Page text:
At that time, plum trees were a symbol of civilization and high culture, especially that inspired by China, since this was the favorite tree of the classical CHINESE POETS, who were so admired by the Japanese nobility at that time.
(The plum was considered auspicious not only because it bloomed early in the year, but also because it lived many years and still bore blossoms at a great age.)
Because the UME was a tree not native to Japan and could still mostly be found around the capital, that particular plum tree reminded the poet, now far off in the provinces, of home and of the sophisticated life he had left behind. to put it another way, the blossoms reeked of civilization!
Over the subsequent centuries plum trees were bred into numerous varieties ( they were first brought to Japan more than 1300 years ago by returnees of missions to various Chinese dynastic courts), and the plum blossoms still rival Japan’s national flower, the cherry blossoms (sakura no hana) in terms of endearment in the hearts of the Japanese people.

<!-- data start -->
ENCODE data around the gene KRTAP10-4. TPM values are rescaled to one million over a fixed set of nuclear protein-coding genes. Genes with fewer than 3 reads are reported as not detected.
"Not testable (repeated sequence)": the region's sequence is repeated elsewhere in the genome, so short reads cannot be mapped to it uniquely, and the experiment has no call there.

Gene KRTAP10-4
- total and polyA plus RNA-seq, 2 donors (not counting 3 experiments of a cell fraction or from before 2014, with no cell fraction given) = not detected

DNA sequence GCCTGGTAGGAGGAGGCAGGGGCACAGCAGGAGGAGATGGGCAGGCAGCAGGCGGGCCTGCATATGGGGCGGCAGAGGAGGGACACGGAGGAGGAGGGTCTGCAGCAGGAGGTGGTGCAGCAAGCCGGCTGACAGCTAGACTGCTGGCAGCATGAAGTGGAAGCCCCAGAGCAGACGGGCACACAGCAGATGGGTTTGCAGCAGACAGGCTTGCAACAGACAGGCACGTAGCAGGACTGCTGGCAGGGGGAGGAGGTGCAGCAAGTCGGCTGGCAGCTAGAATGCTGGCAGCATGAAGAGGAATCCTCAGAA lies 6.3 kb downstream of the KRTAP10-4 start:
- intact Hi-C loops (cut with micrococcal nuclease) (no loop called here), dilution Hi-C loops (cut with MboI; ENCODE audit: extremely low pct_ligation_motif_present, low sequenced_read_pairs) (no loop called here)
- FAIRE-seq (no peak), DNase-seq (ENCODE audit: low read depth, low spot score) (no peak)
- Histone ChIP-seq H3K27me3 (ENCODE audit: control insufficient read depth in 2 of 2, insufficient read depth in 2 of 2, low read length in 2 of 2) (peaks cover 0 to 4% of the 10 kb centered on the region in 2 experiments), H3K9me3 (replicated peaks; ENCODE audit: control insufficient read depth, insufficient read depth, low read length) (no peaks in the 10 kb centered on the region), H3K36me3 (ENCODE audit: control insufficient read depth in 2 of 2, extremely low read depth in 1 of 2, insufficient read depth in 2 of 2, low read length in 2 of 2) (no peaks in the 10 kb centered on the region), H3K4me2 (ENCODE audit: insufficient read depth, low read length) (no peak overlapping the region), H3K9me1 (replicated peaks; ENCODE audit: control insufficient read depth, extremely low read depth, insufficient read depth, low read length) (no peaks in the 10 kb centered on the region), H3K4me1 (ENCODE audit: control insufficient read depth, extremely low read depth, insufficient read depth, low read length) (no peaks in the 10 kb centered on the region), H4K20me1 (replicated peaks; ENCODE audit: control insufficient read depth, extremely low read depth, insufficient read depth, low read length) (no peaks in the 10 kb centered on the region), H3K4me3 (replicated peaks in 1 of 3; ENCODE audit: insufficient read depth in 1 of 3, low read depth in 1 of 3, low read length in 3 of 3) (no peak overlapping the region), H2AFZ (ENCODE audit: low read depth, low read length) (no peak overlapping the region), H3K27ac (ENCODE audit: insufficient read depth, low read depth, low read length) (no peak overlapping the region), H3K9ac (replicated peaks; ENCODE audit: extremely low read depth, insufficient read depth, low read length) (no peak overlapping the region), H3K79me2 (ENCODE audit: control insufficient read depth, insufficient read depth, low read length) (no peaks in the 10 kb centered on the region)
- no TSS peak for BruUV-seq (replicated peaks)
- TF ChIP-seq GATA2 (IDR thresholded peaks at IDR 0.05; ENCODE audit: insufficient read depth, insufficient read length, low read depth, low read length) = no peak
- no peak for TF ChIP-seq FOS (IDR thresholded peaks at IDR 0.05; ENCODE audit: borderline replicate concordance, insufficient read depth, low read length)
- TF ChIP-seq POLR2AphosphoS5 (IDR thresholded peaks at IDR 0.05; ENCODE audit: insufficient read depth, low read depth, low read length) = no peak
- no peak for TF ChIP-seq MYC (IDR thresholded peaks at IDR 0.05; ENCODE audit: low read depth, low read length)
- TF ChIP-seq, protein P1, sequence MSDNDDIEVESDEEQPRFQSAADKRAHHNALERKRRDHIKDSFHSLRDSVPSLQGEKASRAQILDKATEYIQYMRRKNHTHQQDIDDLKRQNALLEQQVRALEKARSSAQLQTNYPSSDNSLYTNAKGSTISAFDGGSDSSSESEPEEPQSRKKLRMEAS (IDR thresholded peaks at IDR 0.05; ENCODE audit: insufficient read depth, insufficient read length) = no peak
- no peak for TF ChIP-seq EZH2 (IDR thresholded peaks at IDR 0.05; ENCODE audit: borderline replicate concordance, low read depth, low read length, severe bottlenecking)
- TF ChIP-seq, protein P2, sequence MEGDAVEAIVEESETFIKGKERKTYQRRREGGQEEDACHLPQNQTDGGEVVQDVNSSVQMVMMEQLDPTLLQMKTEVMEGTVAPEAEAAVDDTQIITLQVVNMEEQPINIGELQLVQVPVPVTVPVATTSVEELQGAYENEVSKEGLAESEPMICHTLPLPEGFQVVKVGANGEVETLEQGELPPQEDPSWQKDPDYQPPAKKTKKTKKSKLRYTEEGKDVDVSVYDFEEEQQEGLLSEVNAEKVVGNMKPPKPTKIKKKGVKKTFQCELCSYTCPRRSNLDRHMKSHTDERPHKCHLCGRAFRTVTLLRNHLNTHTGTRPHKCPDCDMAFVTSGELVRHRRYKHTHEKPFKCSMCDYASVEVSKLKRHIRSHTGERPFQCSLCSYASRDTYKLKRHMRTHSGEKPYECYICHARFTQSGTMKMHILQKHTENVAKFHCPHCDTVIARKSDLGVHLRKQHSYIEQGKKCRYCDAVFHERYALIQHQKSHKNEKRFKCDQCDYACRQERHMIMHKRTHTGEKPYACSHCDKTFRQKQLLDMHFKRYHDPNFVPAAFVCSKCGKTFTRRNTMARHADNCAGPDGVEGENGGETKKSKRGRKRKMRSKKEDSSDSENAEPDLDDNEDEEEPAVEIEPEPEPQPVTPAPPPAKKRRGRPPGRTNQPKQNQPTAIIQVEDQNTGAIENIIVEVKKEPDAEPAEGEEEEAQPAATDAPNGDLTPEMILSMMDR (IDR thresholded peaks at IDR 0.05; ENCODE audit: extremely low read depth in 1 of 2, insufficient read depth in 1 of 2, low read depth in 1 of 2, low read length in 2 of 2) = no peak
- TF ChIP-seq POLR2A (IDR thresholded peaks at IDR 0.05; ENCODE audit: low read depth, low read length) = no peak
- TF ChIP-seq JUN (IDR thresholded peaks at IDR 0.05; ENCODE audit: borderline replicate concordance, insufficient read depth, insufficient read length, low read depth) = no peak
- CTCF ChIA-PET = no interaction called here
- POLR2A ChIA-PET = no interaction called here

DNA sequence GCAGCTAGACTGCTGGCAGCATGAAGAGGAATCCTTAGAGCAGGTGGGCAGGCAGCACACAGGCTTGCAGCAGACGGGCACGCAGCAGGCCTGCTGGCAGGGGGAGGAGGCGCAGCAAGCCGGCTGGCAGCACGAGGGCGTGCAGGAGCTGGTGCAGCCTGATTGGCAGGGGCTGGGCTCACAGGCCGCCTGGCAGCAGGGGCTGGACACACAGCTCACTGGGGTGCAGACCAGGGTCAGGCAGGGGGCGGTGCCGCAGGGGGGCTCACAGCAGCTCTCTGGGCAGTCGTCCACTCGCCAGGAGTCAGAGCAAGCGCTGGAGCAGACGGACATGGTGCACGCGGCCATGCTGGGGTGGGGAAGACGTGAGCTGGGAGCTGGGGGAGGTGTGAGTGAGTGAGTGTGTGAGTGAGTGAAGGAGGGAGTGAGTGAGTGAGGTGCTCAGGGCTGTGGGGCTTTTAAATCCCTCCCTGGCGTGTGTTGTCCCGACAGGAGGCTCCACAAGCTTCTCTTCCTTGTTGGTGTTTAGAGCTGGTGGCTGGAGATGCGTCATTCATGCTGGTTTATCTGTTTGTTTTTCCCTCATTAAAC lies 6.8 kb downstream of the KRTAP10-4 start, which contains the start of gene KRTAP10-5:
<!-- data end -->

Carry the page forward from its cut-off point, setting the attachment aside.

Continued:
In fact, in the early Showa Period, there was a heated debate over which of the two WOULD become the national flower. The plum’s strong points were not only that it was beautiful and highly fragrant and the first major blossom of the new year and thus symbol of spring’s coming, praised so often by Japan’s greatest classical poets. It was also a unique feature of the DAILY JAPANESE DIET in the form of UME BOSHI, or salted plums, as well as a popular ingredient for liquor and juice.
It was probably the fact that plum blossoms were already the national flower of China (which they still are in Taiwan), and had been introduced to Japan from there that the UME lost out. Of course, there is also the matter of the more delicate cherry blossoms being more representative of the quintessential Japanese notion, MUJO, the fleeting nature of all things.
Despite having been brought in from abroad, the first western scientists to encounter the plum trees, including Philip Von Sebold, mistook them as being native to Japan. This could also be because, though a popular motive of Chinese art, there is no special tradition of viewing their flowers nor is there the custom of regularly eating their fruit.